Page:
It took me a couple of months to work my way up to wanting to paint again, but I finally felt ready to tackle this last bedroom. Off we went to Lowes, a scrap of carpet in hand. We found a “beach umbrella” colored yellow and a creamy brown that looked great with the carpeting. Our plan was to paint one wall brown, and the other three walls yellow. Good plan we thought, until I started painting. That yellow more like a yield-sign than a beach umbrella! Way too dark, way too shiny, way too everything! I painted one wall in hopes that the color would improve but finally we decided we couldn’t live with such a brilliant shade of yellow.

Back to Lowes we went again. This time we went about three shades lighter. Much, much better!

I painted two walls yellow and one wall brown. The brown wall was a bit of a challenge. They said one quart was enough paint, and it was, but just barely. It took Lee helping me scrap the very last bits out of the can before everything was covered. I think we should have mentioned how heavily textured the walls were. It takes more paint to cover textured walls.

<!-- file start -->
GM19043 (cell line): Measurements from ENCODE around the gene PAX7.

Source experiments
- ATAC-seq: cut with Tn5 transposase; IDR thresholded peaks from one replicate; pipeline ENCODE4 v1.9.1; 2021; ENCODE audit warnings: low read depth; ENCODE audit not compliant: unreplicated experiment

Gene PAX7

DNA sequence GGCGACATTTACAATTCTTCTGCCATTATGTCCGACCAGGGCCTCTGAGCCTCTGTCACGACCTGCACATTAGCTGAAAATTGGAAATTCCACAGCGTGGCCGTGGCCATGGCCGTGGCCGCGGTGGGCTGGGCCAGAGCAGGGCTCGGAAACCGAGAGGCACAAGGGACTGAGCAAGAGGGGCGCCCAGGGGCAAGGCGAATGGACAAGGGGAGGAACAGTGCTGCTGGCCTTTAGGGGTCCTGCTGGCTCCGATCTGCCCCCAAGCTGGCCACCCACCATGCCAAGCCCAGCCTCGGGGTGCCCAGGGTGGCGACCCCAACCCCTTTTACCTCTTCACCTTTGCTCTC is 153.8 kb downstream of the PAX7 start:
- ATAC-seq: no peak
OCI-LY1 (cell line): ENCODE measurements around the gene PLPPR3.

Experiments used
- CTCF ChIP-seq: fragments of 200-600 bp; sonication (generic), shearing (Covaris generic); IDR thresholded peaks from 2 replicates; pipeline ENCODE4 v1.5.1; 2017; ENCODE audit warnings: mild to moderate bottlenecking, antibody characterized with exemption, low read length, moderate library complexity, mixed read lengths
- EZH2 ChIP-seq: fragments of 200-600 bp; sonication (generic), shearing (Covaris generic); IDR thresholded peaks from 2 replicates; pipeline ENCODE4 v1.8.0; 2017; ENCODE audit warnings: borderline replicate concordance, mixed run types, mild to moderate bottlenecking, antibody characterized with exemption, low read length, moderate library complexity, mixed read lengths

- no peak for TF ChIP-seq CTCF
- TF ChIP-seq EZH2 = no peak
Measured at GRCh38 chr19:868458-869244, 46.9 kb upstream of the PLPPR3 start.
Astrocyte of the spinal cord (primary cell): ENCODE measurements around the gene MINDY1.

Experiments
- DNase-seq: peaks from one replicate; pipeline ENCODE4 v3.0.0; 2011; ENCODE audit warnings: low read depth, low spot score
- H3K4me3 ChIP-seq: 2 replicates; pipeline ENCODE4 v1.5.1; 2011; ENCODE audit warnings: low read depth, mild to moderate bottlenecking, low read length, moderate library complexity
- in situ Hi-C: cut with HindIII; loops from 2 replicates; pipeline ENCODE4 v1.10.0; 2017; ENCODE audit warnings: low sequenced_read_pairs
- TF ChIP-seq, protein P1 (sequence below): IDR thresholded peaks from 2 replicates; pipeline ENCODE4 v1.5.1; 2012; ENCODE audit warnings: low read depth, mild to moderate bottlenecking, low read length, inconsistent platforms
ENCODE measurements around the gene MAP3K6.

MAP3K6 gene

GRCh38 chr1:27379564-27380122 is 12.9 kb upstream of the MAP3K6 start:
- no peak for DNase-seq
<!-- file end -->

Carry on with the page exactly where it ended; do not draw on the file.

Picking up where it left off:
I’ve become a better painter with all the practice I’ve had painting this house. I kind of like it for some reason. It’s a task that has a definite beginning and end, and it’s not something you have to do over and over again, like house-cleaning! But Lee is a really excellent painter. He says he’s painted hundreds of walls over the years. He doesn’t need to tape woodwork; he can paint the edges free-hand. I’m very impressed by his talents in this area (as in so many others)!

Because we have painted over fairly dark blue walls with two very different colors, even with taping, there are places along the edges where the blue shows through. Lee has to paint those edges. Then we can move the furniture over and I can paint the last wall. I think then I will need another project. I wonder what it will be?